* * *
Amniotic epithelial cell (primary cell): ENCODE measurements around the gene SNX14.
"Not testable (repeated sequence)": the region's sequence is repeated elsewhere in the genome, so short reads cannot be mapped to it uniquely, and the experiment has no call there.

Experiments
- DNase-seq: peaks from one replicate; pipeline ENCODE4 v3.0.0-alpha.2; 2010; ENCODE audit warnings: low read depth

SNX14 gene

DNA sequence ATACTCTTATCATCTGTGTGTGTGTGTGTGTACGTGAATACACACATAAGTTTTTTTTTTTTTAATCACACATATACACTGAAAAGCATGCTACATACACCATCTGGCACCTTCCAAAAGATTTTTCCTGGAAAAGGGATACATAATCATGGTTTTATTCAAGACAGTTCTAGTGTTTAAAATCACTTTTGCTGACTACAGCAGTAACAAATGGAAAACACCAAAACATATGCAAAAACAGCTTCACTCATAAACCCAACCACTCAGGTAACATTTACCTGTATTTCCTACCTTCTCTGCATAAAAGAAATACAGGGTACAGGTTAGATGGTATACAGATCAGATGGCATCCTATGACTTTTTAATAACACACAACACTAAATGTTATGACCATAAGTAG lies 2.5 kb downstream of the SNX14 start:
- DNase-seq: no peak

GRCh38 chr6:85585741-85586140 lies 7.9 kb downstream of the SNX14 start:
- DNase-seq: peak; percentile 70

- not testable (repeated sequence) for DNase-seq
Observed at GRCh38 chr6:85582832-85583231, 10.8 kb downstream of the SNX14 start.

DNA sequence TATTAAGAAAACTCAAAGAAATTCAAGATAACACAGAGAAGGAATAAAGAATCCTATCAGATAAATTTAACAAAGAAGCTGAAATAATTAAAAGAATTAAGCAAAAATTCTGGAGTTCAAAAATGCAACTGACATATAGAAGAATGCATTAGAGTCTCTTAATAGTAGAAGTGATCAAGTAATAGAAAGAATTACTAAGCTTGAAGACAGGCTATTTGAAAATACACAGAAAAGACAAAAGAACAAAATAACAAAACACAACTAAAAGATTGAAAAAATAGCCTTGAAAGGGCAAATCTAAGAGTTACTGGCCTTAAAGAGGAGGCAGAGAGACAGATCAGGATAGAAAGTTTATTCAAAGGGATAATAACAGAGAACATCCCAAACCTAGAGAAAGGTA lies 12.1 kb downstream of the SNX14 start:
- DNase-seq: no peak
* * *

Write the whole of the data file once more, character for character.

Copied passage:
Amniotic epithelial cell (primary cell): ENCODE measurements around the gene SNX14.
"Not testable (repeated sequence)": the region's sequence is repeated elsewhere in the genome, so short reads cannot be mapped to it uniquely, and the experiment has no call there.

Experiments
- DNase-seq: peaks from one replicate; pipeline ENCODE4 v3.0.0-alpha.2; 2010; ENCODE audit warnings: low read depth

SNX14 gene

DNA sequence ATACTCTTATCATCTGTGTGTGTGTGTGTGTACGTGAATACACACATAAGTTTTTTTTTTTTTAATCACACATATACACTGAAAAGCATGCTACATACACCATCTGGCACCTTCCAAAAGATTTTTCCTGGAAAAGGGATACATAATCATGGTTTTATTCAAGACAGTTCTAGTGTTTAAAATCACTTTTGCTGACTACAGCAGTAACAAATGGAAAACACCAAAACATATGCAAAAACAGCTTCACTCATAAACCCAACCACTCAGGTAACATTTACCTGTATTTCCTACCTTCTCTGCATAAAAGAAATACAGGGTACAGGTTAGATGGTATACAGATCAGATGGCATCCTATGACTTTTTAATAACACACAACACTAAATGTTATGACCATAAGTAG lies 2.5 kb downstream of the SNX14 start:
- DNase-seq: no peak

GRCh38 chr6:85585741-85586140 lies 7.9 kb downstream of the SNX14 start:
- DNase-seq: peak; percentile 70

- not testable (repeated sequence) for DNase-seq
Observed at GRCh38 chr6:85582832-85583231, 10.8 kb downstream of the SNX14 start.

DNA sequence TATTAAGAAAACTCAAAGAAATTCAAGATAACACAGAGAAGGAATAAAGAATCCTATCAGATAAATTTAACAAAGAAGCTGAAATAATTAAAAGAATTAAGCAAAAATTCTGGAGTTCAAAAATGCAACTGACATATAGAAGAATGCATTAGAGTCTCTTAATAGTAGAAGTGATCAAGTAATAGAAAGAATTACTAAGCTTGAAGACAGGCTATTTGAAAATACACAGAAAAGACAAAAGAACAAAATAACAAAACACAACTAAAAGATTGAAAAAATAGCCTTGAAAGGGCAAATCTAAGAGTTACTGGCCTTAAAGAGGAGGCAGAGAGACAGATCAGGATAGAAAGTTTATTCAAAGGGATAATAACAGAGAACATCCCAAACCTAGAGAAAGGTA lies 12.1 kb downstream of the SNX14 start:
- DNase-seq: no peak